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Supply Chain Management

Schindler Manufactures to Order
Anita Devasahayam, 1-Jun-2000

Schindler had an unfair advantage when the management decided to set up a manufacturing facility in Malaysia four years ago.


Being the first production plant in Asia-Pacific region for the lift and escalator company, Schindler Manufacturing (M) Sdn Bhd (SMM) could count on past experiences to ensure that the supply chain infrastructure would be built to suit its corporate objectives.

According to SMMÕs general manager for IT and finance, Alexander Nitsch, the company was vigilant of the need for real-time data to support efficiency and productivity, and the luxury of having the right set of tools to build the necessary foundation.

The easy part for the Swiss manufacturer is global standardisation to use SAP R/3 software running on IBM and Hewlett-Packard hardware systems. The tough part was selecting the right partner to undertake the massive task of getting everything into proper order.

"The implementation and installation exercise has to undergo the typical teething problems before we could get everything off the ground," said Nitsch.

A lot of time was spent on defining the variables in each process, testing them individually and certifying each of them. "The process put in place caters to made-to-order elevators and escalators. This means every unit is built to order."

Nitsch said that the variables tend to differ from one elevator to another or from one customer to another. "There are no two similar elevators or escalators."

A total of 4000 raw materials for escalators and 3000 raw materials for elevators had to be keyed in the central database and cross-linked. Under the system, 3000 parameters were defined for an escalator and 800 parameters for an elevator.

The Malaysian facility's implementation of the SAP system went live in August 1998 and the electronically driven component purchasing process kicked off when 300 suppliers from local sectors and abroad were cut over to the newly-installed system.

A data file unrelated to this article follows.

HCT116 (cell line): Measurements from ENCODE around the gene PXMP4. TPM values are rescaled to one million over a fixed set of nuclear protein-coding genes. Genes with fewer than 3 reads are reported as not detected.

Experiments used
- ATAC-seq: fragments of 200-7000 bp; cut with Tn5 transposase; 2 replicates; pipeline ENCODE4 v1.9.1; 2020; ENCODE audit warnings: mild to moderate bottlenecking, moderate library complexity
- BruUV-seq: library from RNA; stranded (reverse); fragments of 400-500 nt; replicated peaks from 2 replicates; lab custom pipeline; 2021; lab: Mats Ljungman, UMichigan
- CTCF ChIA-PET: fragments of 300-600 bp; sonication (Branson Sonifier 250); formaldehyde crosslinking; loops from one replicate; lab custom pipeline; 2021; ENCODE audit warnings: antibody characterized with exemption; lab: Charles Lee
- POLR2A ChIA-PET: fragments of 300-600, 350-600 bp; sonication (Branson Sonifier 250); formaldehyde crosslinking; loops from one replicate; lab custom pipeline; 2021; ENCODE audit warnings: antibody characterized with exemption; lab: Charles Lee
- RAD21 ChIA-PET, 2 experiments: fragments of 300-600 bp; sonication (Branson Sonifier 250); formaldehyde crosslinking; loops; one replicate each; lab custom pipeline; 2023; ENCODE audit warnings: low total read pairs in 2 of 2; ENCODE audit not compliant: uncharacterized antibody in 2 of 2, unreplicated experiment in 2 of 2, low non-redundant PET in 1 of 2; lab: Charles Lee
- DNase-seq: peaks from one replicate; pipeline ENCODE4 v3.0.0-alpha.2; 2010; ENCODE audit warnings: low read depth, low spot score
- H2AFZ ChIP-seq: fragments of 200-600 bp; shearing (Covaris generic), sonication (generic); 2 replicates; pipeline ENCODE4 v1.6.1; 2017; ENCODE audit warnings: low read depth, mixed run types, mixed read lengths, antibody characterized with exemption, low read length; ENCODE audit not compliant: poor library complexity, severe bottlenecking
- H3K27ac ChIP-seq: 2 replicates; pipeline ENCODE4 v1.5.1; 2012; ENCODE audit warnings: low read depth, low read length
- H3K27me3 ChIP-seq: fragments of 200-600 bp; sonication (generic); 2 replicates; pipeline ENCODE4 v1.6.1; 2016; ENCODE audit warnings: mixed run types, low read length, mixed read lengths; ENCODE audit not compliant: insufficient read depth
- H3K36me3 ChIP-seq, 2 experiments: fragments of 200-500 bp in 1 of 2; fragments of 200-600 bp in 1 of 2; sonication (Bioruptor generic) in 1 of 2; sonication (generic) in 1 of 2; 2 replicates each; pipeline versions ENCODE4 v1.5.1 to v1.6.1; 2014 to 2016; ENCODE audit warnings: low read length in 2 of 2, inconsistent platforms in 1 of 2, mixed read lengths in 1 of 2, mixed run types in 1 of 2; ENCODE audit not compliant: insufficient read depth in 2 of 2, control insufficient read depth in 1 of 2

"The major benefits for us from using SAP software is
business transparency and shortest lead time to market. It allows us to maintain a low cost position," said Nitsch.

He added that it took the company one year to implement all the processes from "business blueprint to live operation" of the start-up facility.

According to Nitsch, post implementation adjustments turned out without any "big surprise"Ó as the foundation had been carefully laid out, fully tested and was bug free.

Nitsch, who has been with the Schindler Group for eight years, was instrumental in the set of the computing infrastructure for the companyÕs first manufacturing facility in Asia-Pacific located in the northern state of Perak in Malaysia.

Prior to the opening of the plant at the Kinta Free Industrial Zone, Schindler had been actively marketing its lifts and escalators in Asia through the Jardine Schindler Group's distribution network. However, the actual products were shipped to customers here all the way from Europe or US.

Nitsch said that setting up a local facility was in line with the Swiss maker's corporate plan to strengthen its market position and business growth in Asia-Pacific. While SMM's priority is to cater to the Asia-Pacific market needs, it is not excluded from serving the needs of the local and international market.

SMM was incorporated in October 1996 with an authorised capital of RM100 million (US$26 million) and a paid up capital of RM78 million (US$20 million). Nitsch said that the computing infrastructure was laid in parallel to construction of the manufacturing plant.

SMM, a joint venture between Schindler Holding of Switzerland and Jardine Pacific Hong Kong, invested US$36 million in the 27-acre site to manufacture escalators and finished components such as lift cars, door drives and operating panels.

The escalator product line has an annual production capacity of 400 finished units. Key technology components are imported from the Schindler GroupÕs Escalator Division headquarters in Vienna, Austria. Other components are sourced locally.

The elevator line can supply finished parts for 2500 Schindler lifts per year for the Asia-Pacific product lines. SMM is set to expand its manufacturing range to include new lift technology for high-speed and high-performance applications, as well as to cover future market requirements in the area.

Nitsch said that the local design team in-house here were hooked up to the core competence centre in Vienna, allowing them access to some of the best manufacturing expertise available worldwide.

Netting the Customers

Nitsch pointed out that the Asia-Pacific is a heterogeneous market where specifications and needs tend to differ from country to country. "Sometimes a customer specifications can even differ from unit to unit," he added.